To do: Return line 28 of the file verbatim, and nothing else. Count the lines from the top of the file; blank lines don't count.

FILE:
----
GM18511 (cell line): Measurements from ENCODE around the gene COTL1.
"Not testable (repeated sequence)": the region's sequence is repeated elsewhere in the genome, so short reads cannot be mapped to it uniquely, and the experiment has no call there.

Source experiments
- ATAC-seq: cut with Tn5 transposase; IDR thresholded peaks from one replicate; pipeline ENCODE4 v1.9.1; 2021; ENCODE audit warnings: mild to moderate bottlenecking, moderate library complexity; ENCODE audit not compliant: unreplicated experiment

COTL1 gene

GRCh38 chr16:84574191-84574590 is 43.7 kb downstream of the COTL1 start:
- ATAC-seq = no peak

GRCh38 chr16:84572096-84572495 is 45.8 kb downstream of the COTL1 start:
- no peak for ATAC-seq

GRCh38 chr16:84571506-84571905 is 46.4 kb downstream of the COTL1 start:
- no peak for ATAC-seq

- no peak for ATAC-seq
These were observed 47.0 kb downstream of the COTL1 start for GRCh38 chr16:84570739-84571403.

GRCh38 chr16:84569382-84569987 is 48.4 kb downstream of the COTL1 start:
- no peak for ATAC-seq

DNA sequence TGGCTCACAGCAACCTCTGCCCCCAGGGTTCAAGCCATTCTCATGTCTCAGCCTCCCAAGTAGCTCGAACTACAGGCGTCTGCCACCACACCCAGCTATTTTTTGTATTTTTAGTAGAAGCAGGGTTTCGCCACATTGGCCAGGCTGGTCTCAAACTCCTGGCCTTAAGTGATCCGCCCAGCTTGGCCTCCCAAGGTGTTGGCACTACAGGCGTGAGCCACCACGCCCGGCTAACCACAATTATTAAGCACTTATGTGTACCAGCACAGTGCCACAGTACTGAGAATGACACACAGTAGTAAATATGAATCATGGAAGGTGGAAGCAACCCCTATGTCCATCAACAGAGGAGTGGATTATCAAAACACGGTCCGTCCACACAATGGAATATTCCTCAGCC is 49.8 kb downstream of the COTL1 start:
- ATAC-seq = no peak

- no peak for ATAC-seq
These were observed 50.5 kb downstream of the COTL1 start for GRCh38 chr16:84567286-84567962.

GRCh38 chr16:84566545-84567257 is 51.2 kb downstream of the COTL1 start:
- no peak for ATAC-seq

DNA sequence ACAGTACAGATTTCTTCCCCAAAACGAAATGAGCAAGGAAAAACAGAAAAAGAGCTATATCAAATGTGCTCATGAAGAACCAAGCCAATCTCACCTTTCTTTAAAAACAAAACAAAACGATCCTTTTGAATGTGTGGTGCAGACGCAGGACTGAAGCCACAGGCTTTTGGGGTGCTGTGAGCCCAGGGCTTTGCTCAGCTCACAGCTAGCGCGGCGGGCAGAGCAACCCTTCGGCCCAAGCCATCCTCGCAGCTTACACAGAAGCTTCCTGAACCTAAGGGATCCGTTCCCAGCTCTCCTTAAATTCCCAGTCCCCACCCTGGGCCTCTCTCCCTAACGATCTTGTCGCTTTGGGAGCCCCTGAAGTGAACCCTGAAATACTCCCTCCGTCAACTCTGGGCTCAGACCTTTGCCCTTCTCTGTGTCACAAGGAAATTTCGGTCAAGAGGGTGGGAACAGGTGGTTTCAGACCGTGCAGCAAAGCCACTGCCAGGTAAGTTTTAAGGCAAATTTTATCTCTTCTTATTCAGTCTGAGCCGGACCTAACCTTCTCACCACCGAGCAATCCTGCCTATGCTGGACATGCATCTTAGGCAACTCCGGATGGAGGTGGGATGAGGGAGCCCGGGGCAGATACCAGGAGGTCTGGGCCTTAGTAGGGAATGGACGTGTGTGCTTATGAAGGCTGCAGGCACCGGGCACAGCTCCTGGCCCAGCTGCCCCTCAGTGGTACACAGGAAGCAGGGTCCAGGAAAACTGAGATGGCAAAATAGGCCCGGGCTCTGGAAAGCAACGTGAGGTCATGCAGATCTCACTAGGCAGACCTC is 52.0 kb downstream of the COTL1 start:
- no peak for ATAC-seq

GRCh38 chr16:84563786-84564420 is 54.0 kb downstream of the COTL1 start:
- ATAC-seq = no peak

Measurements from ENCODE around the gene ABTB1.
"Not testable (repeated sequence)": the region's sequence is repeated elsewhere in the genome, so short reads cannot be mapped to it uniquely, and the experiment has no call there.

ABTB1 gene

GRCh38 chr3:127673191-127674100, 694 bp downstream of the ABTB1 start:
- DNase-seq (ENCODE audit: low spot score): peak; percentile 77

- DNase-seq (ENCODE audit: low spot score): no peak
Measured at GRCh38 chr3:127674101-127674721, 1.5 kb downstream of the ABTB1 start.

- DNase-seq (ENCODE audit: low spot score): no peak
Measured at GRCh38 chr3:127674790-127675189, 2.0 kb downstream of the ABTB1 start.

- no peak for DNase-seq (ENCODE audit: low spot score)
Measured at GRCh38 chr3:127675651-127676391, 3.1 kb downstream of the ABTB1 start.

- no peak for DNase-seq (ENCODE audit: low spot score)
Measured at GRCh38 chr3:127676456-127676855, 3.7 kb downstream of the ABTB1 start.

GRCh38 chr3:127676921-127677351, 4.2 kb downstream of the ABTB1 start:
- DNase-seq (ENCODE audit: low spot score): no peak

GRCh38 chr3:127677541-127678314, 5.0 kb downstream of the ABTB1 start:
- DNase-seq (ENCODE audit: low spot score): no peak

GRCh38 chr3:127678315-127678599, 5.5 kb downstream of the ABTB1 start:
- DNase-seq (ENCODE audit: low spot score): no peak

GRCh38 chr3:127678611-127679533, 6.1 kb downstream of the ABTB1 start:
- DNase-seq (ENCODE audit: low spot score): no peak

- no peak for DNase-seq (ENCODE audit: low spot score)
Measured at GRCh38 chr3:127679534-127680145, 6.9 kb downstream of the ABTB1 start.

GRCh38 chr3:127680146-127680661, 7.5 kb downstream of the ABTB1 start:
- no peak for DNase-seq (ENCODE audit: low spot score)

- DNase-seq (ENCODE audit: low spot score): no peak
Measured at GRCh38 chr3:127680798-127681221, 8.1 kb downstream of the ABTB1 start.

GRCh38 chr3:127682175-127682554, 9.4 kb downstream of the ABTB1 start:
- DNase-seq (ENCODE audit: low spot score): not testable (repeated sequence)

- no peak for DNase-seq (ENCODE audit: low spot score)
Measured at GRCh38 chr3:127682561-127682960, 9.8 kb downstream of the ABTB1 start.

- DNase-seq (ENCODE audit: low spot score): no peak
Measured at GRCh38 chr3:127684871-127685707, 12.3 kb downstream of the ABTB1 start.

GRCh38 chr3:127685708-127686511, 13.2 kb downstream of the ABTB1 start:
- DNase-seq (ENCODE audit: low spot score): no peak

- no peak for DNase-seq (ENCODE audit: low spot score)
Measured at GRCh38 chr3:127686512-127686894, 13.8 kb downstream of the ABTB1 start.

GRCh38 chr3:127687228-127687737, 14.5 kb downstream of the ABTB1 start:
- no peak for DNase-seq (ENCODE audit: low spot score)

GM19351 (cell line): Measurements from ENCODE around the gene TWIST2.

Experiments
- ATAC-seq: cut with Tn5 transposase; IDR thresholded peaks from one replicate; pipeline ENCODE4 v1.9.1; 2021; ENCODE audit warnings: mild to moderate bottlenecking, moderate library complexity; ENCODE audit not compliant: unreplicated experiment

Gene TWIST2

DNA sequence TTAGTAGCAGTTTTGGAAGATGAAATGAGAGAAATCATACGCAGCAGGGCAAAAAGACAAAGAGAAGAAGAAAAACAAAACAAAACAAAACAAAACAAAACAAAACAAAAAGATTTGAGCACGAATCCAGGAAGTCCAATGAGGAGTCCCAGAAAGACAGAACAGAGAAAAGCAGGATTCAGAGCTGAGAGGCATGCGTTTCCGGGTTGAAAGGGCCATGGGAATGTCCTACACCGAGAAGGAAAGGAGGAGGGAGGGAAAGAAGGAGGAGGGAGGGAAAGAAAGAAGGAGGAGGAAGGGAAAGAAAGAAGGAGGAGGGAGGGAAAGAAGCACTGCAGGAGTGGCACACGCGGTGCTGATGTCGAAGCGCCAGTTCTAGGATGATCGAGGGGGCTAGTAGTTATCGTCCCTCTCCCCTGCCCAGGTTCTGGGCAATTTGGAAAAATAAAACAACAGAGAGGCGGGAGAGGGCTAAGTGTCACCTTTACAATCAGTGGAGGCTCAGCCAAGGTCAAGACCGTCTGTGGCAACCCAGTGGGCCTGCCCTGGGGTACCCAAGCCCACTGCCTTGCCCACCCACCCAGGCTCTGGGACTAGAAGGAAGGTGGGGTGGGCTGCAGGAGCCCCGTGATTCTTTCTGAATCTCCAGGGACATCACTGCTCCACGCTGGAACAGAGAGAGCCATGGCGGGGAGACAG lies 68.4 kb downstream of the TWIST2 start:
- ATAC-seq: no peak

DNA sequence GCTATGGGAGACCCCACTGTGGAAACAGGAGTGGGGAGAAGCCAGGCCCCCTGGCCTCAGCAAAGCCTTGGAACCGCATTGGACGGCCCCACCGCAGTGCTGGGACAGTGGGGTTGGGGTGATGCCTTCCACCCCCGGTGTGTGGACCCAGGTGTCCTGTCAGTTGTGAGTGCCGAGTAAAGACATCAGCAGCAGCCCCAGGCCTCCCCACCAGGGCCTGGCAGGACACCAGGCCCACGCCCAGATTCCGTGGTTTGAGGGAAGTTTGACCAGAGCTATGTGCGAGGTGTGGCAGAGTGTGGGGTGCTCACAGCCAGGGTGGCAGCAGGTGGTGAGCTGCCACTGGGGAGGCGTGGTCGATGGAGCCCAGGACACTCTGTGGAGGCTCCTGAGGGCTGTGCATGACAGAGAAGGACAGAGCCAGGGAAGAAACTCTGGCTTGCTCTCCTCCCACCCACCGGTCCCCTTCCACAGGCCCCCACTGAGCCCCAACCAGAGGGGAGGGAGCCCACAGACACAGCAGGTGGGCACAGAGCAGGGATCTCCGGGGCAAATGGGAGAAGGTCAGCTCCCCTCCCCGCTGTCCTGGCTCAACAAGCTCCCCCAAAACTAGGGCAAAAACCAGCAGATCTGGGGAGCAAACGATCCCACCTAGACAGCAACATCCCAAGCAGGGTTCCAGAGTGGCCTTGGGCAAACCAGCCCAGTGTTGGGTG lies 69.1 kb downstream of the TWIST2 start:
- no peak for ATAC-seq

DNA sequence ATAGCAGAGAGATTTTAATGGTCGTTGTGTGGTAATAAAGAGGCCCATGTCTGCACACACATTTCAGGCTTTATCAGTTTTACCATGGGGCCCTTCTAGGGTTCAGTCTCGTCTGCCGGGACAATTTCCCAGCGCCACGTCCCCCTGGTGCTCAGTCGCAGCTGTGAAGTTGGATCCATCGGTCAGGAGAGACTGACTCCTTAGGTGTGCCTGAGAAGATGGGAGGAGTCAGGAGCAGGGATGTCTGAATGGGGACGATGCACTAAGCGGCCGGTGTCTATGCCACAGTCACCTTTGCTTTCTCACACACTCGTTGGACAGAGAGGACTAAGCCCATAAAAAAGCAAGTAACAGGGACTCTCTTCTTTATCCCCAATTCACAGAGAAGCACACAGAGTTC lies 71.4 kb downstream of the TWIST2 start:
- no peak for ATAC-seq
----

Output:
ABTB1 gene